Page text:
Welcome to Davao!
Davao City is the hub of business and life on the Island of Mindanao here in the Philippines with a population of around 2.5 million people. This makes metro Davao the third biggest city in the whole of the Philippines after Cebu and Manila. Although it has a big population it has managed to keep a fantastic mix of new and old, provincial and city and the smiles of the natural Filipino.
Davao holds the record for the largest city in the Philippines and the Davao River (as it is called now) is how the city got its name from a pronunciation in three old languages. One of those languages also referred to it as “the place beyond the high grounds”.
During the 16th century the Spanish passed the Davao Gulf, but they had little influence on Davao at that time. It was not until 1844 that General Agustin Bocallan claimed control of the area on behalf of the Spanish, and colonisation took place in 1848. A group of Christians started to live in the area of Bolton Riverside, at that time it was really just mangoes and controlled by the chieftain called Bago. The Spanish tried to overpower him, but his local knowledge of the area on land and on sea stopped the Spanish totally controlling that area.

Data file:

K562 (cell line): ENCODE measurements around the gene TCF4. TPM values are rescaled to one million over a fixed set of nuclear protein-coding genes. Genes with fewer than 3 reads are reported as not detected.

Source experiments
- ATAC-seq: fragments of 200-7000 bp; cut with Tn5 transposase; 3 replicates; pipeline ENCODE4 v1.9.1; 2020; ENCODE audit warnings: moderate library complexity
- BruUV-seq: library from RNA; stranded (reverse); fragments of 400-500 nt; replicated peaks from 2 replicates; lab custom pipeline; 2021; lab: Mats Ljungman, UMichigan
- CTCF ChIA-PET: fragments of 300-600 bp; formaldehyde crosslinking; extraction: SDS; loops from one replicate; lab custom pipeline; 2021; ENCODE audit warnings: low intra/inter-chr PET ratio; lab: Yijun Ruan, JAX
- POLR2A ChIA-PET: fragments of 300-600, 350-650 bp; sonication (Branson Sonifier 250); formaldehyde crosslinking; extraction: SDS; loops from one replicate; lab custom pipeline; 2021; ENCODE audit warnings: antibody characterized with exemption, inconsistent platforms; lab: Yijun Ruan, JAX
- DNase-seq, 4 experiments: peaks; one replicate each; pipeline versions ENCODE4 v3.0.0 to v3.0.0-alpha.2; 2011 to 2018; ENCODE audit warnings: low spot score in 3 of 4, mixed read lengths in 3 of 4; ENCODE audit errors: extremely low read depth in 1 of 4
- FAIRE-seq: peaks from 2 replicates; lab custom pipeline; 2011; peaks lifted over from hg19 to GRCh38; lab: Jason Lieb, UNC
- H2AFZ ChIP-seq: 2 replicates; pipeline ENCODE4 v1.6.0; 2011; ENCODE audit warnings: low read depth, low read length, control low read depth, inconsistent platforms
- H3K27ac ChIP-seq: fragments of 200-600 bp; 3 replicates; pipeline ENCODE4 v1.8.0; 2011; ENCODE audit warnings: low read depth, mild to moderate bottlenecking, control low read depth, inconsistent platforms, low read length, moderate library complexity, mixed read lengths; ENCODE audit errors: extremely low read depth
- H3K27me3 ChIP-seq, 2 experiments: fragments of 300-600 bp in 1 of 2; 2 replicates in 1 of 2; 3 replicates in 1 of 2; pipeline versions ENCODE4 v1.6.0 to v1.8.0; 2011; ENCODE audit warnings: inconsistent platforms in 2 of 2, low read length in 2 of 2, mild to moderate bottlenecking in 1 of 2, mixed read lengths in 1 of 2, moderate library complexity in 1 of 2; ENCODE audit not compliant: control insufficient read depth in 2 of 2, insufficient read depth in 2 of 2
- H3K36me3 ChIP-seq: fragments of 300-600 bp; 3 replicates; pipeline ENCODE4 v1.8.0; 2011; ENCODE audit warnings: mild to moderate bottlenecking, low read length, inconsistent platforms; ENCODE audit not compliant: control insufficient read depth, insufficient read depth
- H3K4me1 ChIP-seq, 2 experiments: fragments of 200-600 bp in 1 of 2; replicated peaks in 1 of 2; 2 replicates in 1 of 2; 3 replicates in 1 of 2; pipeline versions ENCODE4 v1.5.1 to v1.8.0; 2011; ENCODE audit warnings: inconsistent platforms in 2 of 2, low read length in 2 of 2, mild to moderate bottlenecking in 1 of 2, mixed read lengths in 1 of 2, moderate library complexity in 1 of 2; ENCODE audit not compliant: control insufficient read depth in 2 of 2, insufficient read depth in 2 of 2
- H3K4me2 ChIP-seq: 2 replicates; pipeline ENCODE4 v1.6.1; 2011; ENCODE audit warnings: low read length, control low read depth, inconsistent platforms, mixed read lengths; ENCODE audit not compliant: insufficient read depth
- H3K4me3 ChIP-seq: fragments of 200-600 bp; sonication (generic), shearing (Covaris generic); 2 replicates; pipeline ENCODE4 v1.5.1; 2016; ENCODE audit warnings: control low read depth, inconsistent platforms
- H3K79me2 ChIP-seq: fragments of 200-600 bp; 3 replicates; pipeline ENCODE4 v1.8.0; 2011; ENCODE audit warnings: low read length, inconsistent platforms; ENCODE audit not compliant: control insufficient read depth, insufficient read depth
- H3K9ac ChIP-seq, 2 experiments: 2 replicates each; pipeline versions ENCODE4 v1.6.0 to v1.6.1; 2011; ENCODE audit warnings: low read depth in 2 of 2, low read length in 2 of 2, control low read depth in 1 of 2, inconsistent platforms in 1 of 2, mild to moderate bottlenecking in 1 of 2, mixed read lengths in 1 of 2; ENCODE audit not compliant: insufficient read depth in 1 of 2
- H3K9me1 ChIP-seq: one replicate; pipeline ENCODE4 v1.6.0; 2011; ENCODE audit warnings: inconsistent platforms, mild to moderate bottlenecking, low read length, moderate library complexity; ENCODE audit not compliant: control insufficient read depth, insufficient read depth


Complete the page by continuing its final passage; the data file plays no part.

Months later with the help of the Spanish Navy they finally succeeded in taking control from Bago and by 1855 there were over 800 Christians. By the start of the 1900s the American forces arrived bringing roads and technology to Davao and taking control of the fruitful agriculture. The Americans and the Japanese took a huge amount of hectares of land to grow rubber, coconuts and fruits.
In December 1941 the Japanese bombed Davao and occupied Davao from 1942 to 1945. The Americans also bombed Davao in order to regain control leaving Davao in a terrible state. Davao now has pulled itself up and is trying very hard to become a tourist attraction for many oversee visitors. The city now boasts a very healthy expat population and in recent years has seen a huge growth in the richer Filipinos leaving the pollution and congestion of Manila and setting up homes in Davao. Hence new buildings, higher prices and the poorer population are being forced out of some of the areas of the City.